THE CASE FOR MOONLIGHTING
of Deceit” [July 19–25]. While I much appreciate Howard Blume’s exposures
of the chicanery and shenanigans of the LAUSD’s bureaucracy, I must make a suggestion.
Why doesn’t your staff volunteer to work in the district’s worst secondary schools?
(Believe me, the LAUSD is so desperate for teachers they’ll hire almost anyone.)
Teach remedial classes with 40-plus students. Try contacting the homes of all
the students on your roll who are either missing or no-shows, and see how many
parents you actually reach. This may clarify much of the dropout problem.
However, what would happen if LAUSD’s dropouts didn’t drop out? Where would
you put them? For years, the mentality of the LAUSD has resembled the mentality
of the owners of slave ships: How many people can we cram into a given physical
space? This mentality has given rise to all sorts of educational “reforms”:
multitrack schools (with less instructional time) and roving teachers, to name
two. The ugly truth is that without a high dropout rate, the LAUSD would simply
run out of room.
In a way, though, blaming the LAUSD for its dropout rate is like “blaming
the victim.” The real culprits are the politicians and educational reformers
who derided the traditional schedule because most classrooms were vacant for
three months, then proposed year-round, multitrack schools as a way to save
taxpayer dollars and economize on unused classroom space. Equally blameworthy
is the state Department of Education, which encouraged overcrowding by promising
additional funds for schools that went multitrack. (In the case of Los Angeles,
the state has not delivered the funds.)
So by all means, rail against the LAUSD for its real follies and ineptitude
if you will, but the real boobies are the voters of California — including those
whose work appears in the pages of the L.A. Weekly.
—W. Joseph Miller
Cooking the books to improve attendance figures and diminish dropout rates
at Manual Arts High School was bound to happen eventually because of the way
educational quality is measured. As long as only quantifiable data are considered
in assessing school performance, incentives will exist to engage in fraudulent
practices. This is particularly the case today, when the standards movement
demands accountability every year, no excuses accepted.
Perhaps it’s time to give more weight to qualitative factors in rating a school’s
success. Anonymous reports by the students themselves, regarding a school’s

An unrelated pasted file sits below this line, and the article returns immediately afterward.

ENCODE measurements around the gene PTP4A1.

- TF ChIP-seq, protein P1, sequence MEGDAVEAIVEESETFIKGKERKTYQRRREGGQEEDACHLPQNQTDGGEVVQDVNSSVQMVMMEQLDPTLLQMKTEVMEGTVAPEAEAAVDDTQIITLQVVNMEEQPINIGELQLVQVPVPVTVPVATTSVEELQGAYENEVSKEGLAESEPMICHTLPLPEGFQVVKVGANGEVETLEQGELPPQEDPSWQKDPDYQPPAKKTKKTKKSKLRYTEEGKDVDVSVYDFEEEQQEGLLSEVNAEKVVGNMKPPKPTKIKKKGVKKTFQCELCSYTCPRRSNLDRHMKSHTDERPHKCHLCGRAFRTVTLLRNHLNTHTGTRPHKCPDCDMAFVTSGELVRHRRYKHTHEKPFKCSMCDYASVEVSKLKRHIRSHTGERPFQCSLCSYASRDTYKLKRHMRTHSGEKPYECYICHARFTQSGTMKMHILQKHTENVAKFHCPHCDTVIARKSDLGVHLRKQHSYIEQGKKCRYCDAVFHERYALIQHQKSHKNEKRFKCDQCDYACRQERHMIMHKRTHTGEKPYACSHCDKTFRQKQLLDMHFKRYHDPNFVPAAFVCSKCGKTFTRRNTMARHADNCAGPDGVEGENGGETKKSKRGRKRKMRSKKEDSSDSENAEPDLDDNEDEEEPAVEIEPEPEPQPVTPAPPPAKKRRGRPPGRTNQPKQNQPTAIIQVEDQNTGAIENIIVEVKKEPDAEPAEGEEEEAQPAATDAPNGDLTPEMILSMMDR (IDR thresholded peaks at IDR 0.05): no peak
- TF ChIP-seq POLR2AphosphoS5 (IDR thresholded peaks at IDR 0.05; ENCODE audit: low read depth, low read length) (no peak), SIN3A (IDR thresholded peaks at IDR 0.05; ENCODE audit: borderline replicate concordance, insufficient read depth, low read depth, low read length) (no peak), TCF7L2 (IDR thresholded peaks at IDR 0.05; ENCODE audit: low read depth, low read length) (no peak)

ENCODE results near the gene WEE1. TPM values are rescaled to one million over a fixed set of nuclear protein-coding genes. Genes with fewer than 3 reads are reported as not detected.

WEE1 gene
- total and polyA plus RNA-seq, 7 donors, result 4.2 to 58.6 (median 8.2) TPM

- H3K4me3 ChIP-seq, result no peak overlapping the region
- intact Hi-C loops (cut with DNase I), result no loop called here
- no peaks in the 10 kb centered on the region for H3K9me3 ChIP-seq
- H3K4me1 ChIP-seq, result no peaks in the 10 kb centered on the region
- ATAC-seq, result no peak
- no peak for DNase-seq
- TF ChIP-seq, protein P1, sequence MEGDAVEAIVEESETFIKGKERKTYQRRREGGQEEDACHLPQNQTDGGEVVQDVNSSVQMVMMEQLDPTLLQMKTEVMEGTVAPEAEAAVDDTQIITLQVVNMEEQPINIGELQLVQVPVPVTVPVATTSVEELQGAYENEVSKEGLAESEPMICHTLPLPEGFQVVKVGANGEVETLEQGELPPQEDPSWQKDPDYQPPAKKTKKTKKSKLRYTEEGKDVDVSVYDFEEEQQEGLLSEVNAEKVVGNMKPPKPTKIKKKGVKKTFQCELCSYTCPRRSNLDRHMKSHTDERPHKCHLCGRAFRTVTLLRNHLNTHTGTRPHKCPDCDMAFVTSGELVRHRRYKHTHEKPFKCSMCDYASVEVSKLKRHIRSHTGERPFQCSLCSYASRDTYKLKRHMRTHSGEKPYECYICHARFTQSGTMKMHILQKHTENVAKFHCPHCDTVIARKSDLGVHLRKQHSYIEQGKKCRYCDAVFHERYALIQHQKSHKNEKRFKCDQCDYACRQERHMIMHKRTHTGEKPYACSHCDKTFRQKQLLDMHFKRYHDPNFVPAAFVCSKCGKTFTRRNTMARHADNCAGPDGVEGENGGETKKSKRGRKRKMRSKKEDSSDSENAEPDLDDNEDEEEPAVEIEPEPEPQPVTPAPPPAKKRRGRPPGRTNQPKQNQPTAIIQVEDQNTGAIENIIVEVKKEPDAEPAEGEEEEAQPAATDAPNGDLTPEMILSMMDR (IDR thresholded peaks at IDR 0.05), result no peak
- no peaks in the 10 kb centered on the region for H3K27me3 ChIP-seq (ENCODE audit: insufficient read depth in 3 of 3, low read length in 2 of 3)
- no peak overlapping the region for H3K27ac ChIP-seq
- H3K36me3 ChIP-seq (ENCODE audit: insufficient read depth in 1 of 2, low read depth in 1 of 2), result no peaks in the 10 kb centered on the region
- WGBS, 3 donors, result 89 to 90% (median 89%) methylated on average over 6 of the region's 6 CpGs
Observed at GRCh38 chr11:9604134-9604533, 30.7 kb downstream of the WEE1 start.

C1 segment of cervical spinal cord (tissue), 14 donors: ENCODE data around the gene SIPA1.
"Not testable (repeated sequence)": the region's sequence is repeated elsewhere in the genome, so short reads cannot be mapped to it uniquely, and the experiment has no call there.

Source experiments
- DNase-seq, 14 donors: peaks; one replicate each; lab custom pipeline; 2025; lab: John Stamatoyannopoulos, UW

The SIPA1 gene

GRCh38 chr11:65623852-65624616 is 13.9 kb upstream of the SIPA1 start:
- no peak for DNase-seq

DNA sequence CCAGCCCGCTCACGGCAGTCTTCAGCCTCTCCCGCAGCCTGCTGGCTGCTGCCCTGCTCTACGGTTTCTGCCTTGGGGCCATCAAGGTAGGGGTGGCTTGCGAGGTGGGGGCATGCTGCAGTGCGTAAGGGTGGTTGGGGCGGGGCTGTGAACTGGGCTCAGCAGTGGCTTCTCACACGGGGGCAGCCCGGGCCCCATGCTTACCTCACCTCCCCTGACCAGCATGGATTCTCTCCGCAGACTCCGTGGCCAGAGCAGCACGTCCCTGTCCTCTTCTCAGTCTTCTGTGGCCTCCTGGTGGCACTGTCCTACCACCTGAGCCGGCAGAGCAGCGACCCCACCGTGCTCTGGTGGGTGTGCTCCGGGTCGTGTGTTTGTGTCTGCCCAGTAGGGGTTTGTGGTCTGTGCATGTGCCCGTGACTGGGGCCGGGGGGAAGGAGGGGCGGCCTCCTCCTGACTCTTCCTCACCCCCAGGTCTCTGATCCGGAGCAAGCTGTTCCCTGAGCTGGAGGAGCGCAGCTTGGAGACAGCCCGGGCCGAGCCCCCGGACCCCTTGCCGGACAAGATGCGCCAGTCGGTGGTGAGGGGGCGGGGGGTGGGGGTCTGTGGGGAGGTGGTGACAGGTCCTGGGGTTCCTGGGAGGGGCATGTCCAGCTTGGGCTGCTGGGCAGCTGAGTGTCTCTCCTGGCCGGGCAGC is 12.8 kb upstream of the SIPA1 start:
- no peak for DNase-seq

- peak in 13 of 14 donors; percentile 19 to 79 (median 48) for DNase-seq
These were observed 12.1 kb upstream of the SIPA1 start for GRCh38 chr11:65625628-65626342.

success in meeting their needs and interests, can be as revealing as traditional
yardsticks. The student who was failing when she attended Manual Arts but is
now thriving at Metro because of its supportive environment serves as an instructive
Retired LAUSD teacher
THROW ME THE MONEY!
Re: Christopher Noxon’s “A
King’s Ransom” [A Considerable Town, July 19–25]. Poor Scott King. Why doesn’t
he make a documentary with “complete period accuracy” about the United States
of Profit and its decades of global mischief, so his family and friends can
connect the ugly dots and see that the causes of terrorism exist right in our
own back yard? With King’s money, I think I could find a way to expose the hypocrisy.
It’d be challenging, and it just might make me some bank. Then I could finally
try some materialism of my own on for size. And that would shock my friends.
OWNERS AND OPERATORS
I wonder if TrizecHahn was as surprised as I to read in “Megaplex
Monopoly” by Nikki Finke [July 19–25] that they had sold the Kodak Theater
to the Anschutz Corp. Did Phil Anschutz make the purchase as a consolation prize
for the rejection of his plan to lure an NFL franchise to downtown L.A.? Does
he intend to propose that Hollywood ought to be the new site? Indeed, Anschutz
Entertainment Group does own Staples Center, but as far as I know they only
operate the Kodak Theater.
—Ruth Kramer Ziony
Re: Greg Burk’s “She
Had To Stay” [July 26–August 1]. I would find Exene Cervenka’s complaints
about L.A. not being “real” enough for her more convincing if she could produce
a baptismal certificate with the name “Exene” on it.
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